At the Gate: 3M Living

Sitting at the gate, I see the new way of thinking, believing, and acting that God calls us to live. Like so many others, Walter Brueggemann’s writings have influenced me substantially, and they continue to do so. [1] And as you know, we are currently reading his book, ‘Journey to the Common Good’ in the Oboedire community. This post emerges from my ongoing attention to and appreciation for Dr. Brueggemann’s influence.

Recently, he wrote a summary piece about the prophetic imagination that has been a major emphasis of his since 1978. [2] Reading it, I was inspired anew, not only regarding his influence upon my life and ministry, but also in a renewal of resolve to live prophetically. In this post, I summarize it as 3M living—the formative flow from mysticism, to message, to ministry.[3]

First, mysticism. I have written about this before. I will not repeat what I have said, other than that the word/concept is being liberated from stereotypes and returned to its rightful place. The prophetic tradition is a contributive factor to this recovery. Walter Brueggemann calls them “emancipated imaginers of alternative.” [4] This is another way to describe mysticism.

In his recent article (cited in footnote #2), Brueggemann describes what I am calling mysticism in these words, “prophetic imagination always asserts that “the days are coming” when an alternative world will emerge among us.” The prophets are mystics. They see things, imagine things, envision things, dream things—things revealed to them by God (e.g., “write what you see”)—things which they then declare (i.e.”thus says the Lord”) as a means to awaken those who have been asleep.

Awakening from an excessive rationalism, scientists and theologians are combining to restore the credibility and significance of intuitive knowing. Like all other ways of knowing, it is held accountable by reason and responsibility. But the fact is, mystical knowing is valid. Indeed, it is the genre of knowing the Bible commends when God is “doing a new thing” (Isaiah 43:19) and leading us from darkness into light (Isaiah:9:2).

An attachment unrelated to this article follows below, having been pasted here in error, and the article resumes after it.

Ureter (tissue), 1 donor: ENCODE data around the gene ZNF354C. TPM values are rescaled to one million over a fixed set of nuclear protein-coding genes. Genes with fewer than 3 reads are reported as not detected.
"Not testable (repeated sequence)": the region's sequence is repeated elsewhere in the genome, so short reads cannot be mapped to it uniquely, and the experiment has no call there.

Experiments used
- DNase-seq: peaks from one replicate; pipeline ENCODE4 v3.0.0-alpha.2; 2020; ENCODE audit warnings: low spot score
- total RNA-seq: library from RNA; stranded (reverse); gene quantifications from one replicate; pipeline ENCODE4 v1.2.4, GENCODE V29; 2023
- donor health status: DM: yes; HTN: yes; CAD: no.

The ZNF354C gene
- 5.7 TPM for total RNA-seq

And what do we see? We recognize how the current order no longer reflects the will of God. We see that the current world fails the real-world test in a variety of ways. Brueggemann frequently lifts up the contemporary practices of predatory capitalism, white-supremacy racism, and aggressive nationalism as examples of how we fall short of the glory of God in our day. Mystics see this, and what they see becomes what they say. And that takes us to the next point.

Second, message. The prophets simultaneously expose sin and envision redemption. They call people to look at life in new ways (repent) and to live into God’s future “filled with hope” (Jeremiah 29:11). The call evokes a choice and issues a challenge. The message liberates us from believing “Egypt” (the old order) is all there is, all that’s supposed to be, and all that ever will be. It envisions a “Promised Land” (a new order) where God’s steadfast love will define our life together and direct us toward the common good. As Bruegemann puts it in his two-volume study of Exodus, we are delivered out of empire and delivered into covenant. [5]

As such, the message is a summons, “Get moving….away from captivity and toward freedom.” The message is an action, not just an affirmation. It is what some today are calling lived theology—what John Wesley called “living faith” (in contrast to dead orthodoxy) and “faith working by love”—social holiness. Brueggemann uses the term ‘neighborliness’ to ground it all in the second great commandment (Leviticus 19:18 and Matthew 22:39).